All teaching and assessment at XJTLU is carried out in English – the perceived global language – meeting a widespread demand for English-language skills. However, because it is an ‘independent’ university, XJTLU does not come under the auspices of the UK Quality Assurance Agency for Higher Education and the University of Liverpool will not be directly responsible for quality or standards. The university is run by a board, whose members include the US company Laureate, the Suzhou Industrial Park and the Chinese partner university.

The University of Liverpool is hoping to receive several benefits from this overseas development. In the long run, the University plans to sell various ‘products’ to XJTLU on a consultancy basis (such as curricula, quality assurance mechanisms, staff development experience, and so on). So some income will be generated in this way. However, the main advantage comes from an assured annual influx of Chinese students. Historically, the University of Liverpool has received significant numbers of international students from China studying in the Management School and in engineering and computer sciences. There has been a concern, however, that competition from other universities (especially from expanding HE capacity within China itself) threatens the long term dependability of these flows.

Starting next year, students at XJTLU will complete two years of their degree course in Suzhou followed by 2 years in Liverpool (with reduced international tuition fees). A four-year programme in Suzhou followed by a Masters degree at Liverpool is currently being developed and is attracting much interest. These structures ensure a constant and anticipated influx of Chinese students into the Liverpool university system. Electrical engineering at the University of Liverpool already has 50/50 home/overseas students and the new intake would change the balance to two-thirds overseas. This influx of students would allow the university to sustain itself and to grow as an institution.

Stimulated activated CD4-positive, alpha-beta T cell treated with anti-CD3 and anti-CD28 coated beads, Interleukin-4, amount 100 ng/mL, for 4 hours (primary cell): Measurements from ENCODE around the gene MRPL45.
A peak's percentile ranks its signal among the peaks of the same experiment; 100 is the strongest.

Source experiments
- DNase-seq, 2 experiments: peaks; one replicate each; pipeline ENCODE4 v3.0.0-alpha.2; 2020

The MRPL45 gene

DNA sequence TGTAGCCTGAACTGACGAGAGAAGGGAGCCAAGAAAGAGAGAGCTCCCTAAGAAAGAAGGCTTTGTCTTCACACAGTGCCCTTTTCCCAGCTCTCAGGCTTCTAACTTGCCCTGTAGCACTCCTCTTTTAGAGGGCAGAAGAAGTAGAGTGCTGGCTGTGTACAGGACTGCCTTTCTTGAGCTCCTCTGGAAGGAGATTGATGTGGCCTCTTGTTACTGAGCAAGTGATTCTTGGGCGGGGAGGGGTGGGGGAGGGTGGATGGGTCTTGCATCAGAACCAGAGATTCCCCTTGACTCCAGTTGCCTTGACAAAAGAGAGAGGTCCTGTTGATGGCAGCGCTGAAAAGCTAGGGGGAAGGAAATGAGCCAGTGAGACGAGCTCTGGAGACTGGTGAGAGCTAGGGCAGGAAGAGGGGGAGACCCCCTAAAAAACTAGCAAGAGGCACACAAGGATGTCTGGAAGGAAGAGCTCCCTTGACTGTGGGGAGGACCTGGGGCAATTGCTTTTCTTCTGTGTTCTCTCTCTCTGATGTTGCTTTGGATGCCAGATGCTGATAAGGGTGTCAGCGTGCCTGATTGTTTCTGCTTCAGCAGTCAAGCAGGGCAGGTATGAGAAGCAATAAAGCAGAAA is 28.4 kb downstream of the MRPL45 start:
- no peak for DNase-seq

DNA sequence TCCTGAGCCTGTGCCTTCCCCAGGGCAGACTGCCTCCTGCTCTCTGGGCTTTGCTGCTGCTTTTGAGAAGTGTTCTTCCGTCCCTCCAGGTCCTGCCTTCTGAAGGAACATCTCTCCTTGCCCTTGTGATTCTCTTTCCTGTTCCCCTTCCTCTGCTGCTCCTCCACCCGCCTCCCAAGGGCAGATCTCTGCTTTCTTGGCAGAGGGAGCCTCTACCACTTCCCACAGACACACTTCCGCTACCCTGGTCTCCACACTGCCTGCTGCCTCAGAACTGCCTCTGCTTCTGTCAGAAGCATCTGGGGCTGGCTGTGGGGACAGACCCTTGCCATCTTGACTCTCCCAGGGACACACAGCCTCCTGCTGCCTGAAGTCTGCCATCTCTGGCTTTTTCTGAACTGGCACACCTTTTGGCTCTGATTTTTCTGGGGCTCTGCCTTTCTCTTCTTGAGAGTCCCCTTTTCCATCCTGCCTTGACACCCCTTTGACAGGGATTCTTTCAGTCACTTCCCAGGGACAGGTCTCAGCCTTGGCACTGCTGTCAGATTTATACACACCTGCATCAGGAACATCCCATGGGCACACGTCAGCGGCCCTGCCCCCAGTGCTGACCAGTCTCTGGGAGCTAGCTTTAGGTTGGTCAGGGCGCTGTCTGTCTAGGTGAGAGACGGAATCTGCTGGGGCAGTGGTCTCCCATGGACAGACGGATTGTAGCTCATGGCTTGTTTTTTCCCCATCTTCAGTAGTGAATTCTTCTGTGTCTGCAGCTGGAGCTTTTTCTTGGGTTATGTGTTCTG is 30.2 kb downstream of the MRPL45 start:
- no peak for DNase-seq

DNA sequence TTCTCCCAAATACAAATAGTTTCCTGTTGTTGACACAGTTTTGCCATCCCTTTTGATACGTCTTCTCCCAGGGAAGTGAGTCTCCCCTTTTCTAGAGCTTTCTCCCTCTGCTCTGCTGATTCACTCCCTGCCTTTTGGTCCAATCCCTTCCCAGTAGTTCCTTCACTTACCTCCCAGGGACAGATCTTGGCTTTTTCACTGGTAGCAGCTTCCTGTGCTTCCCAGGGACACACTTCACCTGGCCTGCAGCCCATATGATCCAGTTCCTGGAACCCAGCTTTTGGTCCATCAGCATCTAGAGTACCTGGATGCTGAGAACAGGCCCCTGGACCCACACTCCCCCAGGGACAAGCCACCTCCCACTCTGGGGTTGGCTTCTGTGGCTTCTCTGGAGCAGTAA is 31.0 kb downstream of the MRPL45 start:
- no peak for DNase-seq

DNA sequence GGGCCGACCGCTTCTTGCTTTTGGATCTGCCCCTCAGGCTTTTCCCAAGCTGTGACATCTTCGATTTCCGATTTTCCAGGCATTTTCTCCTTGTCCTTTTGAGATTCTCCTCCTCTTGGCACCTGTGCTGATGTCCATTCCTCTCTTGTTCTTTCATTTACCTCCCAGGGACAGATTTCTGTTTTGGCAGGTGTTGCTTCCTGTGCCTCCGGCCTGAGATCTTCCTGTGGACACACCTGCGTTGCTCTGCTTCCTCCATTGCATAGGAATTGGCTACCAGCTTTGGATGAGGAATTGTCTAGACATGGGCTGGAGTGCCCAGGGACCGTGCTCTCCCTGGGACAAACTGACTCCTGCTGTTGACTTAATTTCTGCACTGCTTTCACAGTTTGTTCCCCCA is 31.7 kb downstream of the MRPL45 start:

The historic and cultural links between China and Liverpool are also deemed important to this development. Liverpool is twinned with Shanghai and has a higher profile in China than it does in Europe. Clearly, this initiative involves a high degree of risk and uncertainty. However, when it comes to China, possibilities would seem to outweigh the risks.

In a separate but related initiative, in May of this year the University of Liverpool announced an agreement with Kaplan Inc., another global educational and career services provider with an annual revenue of nearly $1.7 billion, and emerging interests in both the UK and China. Kaplan, Inc., is a subsidiary of the Washington Post Company. The joint venture between Liverpool and Kaplan will establish an international college located on the campus of the University of Liverpool. The aim is to prepare international students for entry into the University’s undergraduate and graduate degree programmes. Subject to meeting defined academic and English language standards, students who complete their course at Liverpool International College will be eligible for undergraduate and postgraduate degree programmes at the University. Such colleges are already in existence in partnership with the University of Sheffield, the University of Glasgow and Nottingham Trent University.

Johanna Waters